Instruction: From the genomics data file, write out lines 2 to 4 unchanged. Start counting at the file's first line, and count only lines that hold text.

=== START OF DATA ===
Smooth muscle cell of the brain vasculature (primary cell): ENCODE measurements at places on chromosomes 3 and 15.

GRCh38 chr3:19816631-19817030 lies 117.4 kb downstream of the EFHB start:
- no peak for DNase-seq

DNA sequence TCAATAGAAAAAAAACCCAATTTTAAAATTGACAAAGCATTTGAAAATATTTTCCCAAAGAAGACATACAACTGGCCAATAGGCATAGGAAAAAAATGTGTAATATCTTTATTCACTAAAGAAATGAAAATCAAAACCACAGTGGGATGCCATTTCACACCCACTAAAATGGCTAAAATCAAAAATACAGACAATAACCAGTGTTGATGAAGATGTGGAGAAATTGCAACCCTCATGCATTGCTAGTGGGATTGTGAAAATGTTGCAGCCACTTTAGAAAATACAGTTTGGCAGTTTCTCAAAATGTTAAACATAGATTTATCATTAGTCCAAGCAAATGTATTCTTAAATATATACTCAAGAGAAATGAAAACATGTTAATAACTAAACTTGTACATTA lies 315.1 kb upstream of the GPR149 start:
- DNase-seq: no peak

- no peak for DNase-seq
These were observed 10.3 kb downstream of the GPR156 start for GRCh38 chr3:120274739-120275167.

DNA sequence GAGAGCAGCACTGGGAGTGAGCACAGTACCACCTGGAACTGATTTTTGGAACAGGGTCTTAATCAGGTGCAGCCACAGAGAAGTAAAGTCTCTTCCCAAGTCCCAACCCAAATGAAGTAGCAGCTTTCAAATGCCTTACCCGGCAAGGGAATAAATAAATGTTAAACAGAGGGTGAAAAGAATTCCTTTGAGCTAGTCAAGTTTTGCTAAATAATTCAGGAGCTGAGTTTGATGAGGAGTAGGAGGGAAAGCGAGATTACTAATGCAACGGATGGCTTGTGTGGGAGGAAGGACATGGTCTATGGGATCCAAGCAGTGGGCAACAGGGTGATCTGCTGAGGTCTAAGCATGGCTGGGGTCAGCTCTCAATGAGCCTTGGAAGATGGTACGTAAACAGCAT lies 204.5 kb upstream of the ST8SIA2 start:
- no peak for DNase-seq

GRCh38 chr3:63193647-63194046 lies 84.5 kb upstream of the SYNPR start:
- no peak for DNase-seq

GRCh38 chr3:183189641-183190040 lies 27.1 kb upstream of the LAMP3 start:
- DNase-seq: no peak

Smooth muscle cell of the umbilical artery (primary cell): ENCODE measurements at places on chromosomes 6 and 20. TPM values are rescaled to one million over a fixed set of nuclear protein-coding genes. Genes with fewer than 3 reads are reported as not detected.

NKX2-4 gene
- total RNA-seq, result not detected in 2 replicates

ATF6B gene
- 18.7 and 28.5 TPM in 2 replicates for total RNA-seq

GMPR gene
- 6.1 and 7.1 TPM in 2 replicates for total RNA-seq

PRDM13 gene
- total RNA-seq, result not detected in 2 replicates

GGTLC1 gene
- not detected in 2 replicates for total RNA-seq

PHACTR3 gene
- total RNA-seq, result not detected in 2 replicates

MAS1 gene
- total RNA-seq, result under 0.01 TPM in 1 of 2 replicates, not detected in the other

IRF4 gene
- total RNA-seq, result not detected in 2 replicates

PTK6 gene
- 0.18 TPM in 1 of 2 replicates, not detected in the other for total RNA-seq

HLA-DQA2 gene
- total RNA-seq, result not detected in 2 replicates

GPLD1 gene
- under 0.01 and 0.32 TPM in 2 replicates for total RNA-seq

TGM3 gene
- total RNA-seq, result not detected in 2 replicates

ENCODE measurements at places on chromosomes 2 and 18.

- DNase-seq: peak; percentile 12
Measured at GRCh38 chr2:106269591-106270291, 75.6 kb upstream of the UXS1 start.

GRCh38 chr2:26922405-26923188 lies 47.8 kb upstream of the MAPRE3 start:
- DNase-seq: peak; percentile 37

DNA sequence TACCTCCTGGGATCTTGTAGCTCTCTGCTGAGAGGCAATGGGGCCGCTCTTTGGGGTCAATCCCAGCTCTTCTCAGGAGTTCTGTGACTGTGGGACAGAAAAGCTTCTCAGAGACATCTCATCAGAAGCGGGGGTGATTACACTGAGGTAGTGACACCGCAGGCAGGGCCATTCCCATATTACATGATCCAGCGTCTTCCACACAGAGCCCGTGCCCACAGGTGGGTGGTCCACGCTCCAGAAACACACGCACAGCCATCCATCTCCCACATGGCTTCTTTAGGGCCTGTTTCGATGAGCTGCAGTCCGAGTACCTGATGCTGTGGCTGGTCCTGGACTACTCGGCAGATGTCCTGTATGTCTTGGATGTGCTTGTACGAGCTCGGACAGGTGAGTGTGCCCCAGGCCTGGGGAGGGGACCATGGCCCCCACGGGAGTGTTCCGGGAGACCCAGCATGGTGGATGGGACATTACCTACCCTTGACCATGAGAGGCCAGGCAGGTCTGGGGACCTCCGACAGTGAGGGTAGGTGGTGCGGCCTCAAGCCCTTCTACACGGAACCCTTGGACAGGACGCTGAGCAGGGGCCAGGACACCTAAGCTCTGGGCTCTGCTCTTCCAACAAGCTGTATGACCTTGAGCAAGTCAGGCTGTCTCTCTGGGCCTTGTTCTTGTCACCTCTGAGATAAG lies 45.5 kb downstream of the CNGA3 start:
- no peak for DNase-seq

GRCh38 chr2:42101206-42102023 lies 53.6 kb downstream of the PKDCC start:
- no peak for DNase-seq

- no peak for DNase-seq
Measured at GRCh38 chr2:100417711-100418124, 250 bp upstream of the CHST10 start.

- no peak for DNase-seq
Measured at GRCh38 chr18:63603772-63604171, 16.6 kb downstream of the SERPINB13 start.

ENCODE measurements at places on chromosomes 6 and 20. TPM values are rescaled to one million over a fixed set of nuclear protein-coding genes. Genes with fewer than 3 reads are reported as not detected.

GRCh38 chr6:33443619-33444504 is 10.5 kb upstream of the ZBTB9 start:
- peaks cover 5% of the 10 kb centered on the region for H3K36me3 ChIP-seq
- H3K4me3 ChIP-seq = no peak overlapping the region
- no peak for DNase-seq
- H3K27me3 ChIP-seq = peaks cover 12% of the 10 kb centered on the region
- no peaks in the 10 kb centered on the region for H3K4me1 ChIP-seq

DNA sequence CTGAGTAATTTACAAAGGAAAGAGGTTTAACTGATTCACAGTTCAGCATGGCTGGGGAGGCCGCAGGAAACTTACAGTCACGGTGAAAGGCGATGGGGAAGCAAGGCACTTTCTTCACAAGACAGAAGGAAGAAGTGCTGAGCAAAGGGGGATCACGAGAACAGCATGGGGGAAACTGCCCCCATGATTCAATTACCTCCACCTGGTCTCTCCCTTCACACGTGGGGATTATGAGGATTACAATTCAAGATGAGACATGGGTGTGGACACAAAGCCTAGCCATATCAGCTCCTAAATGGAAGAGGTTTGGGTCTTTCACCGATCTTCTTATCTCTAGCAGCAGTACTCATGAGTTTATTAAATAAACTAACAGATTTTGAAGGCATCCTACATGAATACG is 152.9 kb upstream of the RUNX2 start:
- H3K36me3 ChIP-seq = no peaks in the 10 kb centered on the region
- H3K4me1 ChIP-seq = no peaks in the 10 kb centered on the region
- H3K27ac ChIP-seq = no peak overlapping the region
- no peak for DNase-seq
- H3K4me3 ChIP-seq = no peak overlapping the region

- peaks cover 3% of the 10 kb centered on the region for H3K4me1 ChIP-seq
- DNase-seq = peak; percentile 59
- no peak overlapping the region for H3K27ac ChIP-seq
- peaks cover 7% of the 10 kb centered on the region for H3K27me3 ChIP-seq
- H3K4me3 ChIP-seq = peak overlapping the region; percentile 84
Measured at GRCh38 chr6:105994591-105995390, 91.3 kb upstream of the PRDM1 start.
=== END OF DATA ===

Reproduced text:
GRCh38 chr3:19816631-19817030 lies 117.4 kb downstream of the EFHB start:
- no peak for DNase-seq

DNA sequence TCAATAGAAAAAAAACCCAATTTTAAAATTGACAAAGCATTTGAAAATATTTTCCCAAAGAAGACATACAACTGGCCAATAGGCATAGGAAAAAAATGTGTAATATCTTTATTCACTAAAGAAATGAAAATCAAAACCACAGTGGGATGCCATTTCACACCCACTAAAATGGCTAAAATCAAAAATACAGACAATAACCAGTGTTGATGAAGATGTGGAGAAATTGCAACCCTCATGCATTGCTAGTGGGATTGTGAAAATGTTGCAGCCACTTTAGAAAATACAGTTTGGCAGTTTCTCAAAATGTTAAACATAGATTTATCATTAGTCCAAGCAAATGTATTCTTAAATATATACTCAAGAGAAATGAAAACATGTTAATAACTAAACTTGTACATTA lies 315.1 kb upstream of the GPR149 start: